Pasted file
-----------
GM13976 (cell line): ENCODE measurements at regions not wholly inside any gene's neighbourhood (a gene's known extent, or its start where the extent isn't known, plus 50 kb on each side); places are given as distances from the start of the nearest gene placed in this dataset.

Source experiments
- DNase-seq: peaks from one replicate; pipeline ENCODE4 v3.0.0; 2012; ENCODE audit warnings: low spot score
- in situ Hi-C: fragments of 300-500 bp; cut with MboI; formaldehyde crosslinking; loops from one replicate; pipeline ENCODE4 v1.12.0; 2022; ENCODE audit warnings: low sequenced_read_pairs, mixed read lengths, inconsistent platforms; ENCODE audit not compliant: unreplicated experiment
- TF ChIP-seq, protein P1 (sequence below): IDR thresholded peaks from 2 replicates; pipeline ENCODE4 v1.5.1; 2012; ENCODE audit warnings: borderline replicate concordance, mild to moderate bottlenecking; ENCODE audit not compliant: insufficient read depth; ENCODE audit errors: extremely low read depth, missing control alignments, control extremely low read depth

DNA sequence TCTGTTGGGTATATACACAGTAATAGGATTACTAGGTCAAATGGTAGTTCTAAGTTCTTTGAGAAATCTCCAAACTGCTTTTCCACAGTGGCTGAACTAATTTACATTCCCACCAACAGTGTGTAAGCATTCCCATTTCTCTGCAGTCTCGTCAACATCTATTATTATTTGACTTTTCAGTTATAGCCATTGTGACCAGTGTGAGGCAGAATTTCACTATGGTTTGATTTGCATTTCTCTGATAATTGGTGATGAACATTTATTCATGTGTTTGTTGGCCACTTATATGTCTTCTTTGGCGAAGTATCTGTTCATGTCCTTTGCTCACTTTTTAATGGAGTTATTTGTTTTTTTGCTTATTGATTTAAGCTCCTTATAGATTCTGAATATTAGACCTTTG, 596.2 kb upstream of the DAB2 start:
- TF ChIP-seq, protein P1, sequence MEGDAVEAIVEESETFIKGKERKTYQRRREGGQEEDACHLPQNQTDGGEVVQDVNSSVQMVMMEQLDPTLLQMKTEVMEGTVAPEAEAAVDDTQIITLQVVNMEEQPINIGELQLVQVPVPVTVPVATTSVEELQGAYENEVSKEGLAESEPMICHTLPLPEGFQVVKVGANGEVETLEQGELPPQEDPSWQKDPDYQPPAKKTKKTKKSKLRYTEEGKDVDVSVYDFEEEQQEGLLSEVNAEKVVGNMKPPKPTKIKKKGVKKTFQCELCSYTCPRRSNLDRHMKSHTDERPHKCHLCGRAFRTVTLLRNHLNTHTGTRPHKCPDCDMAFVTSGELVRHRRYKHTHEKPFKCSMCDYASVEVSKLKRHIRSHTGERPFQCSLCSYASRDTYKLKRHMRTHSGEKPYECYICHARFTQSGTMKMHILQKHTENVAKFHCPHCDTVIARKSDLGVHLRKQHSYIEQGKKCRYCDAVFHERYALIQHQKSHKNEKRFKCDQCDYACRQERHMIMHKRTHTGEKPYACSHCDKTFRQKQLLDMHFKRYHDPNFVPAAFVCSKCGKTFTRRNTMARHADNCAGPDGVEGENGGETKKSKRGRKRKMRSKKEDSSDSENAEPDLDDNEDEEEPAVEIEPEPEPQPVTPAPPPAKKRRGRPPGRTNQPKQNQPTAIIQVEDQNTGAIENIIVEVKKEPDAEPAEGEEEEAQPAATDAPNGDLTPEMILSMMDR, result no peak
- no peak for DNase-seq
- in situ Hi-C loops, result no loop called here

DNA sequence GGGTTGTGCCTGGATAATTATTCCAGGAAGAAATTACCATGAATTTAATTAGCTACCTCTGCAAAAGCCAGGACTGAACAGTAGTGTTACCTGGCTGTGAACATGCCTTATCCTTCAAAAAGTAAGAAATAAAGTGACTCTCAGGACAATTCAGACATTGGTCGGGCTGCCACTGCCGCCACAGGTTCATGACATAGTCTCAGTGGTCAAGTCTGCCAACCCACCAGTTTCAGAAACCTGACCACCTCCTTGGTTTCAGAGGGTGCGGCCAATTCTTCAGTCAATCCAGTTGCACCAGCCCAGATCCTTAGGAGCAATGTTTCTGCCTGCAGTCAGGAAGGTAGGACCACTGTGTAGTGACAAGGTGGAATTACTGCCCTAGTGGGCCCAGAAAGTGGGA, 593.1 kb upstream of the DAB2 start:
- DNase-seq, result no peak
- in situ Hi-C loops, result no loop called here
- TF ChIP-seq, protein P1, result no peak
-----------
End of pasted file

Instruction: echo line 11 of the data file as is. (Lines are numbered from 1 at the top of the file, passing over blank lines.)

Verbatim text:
- DNase-seq, result no peak